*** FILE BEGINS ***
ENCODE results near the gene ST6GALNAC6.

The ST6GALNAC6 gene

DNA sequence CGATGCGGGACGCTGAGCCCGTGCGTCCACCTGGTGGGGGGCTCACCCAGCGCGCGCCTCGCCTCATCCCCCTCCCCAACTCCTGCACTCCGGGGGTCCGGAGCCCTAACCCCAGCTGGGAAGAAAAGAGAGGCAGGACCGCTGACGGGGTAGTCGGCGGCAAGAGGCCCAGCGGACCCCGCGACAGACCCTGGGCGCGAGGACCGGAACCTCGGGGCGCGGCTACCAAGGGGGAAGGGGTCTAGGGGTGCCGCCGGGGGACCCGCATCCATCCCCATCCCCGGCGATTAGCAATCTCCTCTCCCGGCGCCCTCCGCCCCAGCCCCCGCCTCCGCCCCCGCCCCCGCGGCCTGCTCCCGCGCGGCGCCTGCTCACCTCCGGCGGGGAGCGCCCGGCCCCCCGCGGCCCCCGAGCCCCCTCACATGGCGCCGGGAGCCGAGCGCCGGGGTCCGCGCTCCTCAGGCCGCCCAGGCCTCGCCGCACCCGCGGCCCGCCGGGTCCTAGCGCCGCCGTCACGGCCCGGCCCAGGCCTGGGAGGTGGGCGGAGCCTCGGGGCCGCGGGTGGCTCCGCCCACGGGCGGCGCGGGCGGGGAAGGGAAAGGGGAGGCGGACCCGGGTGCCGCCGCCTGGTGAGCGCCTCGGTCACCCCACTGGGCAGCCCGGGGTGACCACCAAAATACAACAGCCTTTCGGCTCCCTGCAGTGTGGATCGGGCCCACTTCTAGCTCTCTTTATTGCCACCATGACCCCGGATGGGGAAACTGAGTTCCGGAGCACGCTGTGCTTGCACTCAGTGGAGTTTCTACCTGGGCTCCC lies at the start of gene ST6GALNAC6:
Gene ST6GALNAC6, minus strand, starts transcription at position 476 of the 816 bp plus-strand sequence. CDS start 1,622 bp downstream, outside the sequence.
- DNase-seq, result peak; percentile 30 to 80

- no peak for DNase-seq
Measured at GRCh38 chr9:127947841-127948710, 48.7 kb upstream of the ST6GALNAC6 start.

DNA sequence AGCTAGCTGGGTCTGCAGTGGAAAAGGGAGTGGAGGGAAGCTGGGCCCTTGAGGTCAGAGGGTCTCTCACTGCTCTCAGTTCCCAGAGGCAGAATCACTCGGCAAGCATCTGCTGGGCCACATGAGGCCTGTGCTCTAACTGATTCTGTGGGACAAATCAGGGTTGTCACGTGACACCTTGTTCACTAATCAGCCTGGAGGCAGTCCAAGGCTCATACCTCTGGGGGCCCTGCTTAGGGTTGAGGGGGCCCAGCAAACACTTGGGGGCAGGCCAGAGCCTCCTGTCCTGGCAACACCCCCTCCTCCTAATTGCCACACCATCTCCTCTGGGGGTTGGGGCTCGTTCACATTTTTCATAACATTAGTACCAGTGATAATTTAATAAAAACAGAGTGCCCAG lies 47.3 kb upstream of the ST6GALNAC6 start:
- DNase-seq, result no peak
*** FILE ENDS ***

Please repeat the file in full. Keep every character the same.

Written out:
ENCODE results near the gene ST6GALNAC6.

The ST6GALNAC6 gene

DNA sequence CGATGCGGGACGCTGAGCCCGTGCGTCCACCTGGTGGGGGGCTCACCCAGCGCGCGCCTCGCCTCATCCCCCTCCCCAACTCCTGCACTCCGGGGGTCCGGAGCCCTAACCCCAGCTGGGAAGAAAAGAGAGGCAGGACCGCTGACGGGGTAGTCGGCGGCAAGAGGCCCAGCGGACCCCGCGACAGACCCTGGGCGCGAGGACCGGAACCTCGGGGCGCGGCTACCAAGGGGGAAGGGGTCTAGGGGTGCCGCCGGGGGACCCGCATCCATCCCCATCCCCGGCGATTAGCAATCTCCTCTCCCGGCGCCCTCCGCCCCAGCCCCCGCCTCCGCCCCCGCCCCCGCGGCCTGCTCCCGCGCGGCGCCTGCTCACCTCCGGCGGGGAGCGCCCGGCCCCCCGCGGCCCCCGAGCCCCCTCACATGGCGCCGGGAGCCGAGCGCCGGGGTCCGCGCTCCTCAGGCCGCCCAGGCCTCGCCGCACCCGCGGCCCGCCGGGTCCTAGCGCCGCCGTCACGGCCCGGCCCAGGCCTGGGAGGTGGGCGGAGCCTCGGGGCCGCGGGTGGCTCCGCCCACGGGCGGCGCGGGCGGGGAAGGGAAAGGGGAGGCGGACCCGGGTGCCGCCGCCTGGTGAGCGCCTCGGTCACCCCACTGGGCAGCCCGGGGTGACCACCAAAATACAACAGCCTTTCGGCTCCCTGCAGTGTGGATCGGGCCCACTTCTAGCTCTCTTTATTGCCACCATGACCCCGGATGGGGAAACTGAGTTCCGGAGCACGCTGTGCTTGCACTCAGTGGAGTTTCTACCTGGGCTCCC lies at the start of gene ST6GALNAC6:
Gene ST6GALNAC6, minus strand, starts transcription at position 476 of the 816 bp plus-strand sequence. CDS start 1,622 bp downstream, outside the sequence.
- DNase-seq, result peak; percentile 30 to 80

- no peak for DNase-seq
Measured at GRCh38 chr9:127947841-127948710, 48.7 kb upstream of the ST6GALNAC6 start.

DNA sequence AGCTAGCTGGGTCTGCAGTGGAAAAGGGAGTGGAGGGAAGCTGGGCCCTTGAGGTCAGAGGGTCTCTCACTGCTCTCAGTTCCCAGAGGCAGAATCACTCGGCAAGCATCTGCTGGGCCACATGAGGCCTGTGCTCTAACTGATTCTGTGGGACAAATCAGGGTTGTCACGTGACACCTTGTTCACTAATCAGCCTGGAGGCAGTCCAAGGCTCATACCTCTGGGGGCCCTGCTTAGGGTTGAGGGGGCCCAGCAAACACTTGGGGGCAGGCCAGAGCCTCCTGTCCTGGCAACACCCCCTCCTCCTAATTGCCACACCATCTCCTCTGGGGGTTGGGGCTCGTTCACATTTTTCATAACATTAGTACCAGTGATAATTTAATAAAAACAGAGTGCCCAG lies 47.3 kb upstream of the ST6GALNAC6 start:
- DNase-seq, result no peak